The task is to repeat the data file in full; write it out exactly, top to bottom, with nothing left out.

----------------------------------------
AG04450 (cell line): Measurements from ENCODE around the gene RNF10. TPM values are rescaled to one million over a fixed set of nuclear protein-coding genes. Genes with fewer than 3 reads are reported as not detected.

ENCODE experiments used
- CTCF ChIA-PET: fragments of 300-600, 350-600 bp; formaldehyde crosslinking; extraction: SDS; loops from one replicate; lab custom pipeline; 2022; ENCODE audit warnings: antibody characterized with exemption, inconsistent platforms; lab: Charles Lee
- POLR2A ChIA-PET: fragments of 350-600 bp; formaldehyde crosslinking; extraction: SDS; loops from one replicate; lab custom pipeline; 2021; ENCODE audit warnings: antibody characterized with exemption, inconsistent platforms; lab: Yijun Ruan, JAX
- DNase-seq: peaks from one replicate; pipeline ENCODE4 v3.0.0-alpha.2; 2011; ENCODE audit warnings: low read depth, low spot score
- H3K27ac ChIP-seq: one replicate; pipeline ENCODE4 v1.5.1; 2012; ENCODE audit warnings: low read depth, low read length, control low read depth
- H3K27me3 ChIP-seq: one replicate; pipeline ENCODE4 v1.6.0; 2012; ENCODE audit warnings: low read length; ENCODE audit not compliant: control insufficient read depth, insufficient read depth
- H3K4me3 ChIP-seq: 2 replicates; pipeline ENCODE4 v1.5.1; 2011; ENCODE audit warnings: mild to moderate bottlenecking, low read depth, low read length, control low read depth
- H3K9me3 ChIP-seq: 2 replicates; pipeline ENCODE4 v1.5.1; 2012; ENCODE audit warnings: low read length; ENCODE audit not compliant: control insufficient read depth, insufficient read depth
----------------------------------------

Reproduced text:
AG04450 (cell line): Measurements from ENCODE around the gene RNF10. TPM values are rescaled to one million over a fixed set of nuclear protein-coding genes. Genes with fewer than 3 reads are reported as not detected.

ENCODE experiments used
- CTCF ChIA-PET: fragments of 300-600, 350-600 bp; formaldehyde crosslinking; extraction: SDS; loops from one replicate; lab custom pipeline; 2022; ENCODE audit warnings: antibody characterized with exemption, inconsistent platforms; lab: Charles Lee
- POLR2A ChIA-PET: fragments of 350-600 bp; formaldehyde crosslinking; extraction: SDS; loops from one replicate; lab custom pipeline; 2021; ENCODE audit warnings: antibody characterized with exemption, inconsistent platforms; lab: Yijun Ruan, JAX
- DNase-seq: peaks from one replicate; pipeline ENCODE4 v3.0.0-alpha.2; 2011; ENCODE audit warnings: low read depth, low spot score
- H3K27ac ChIP-seq: one replicate; pipeline ENCODE4 v1.5.1; 2012; ENCODE audit warnings: low read depth, low read length, control low read depth
- H3K27me3 ChIP-seq: one replicate; pipeline ENCODE4 v1.6.0; 2012; ENCODE audit warnings: low read length; ENCODE audit not compliant: control insufficient read depth, insufficient read depth
- H3K4me3 ChIP-seq: 2 replicates; pipeline ENCODE4 v1.5.1; 2011; ENCODE audit warnings: mild to moderate bottlenecking, low read depth, low read length, control low read depth
- H3K9me3 ChIP-seq: 2 replicates; pipeline ENCODE4 v1.5.1; 2012; ENCODE audit warnings: low read length; ENCODE audit not compliant: control insufficient read depth, insufficient read depth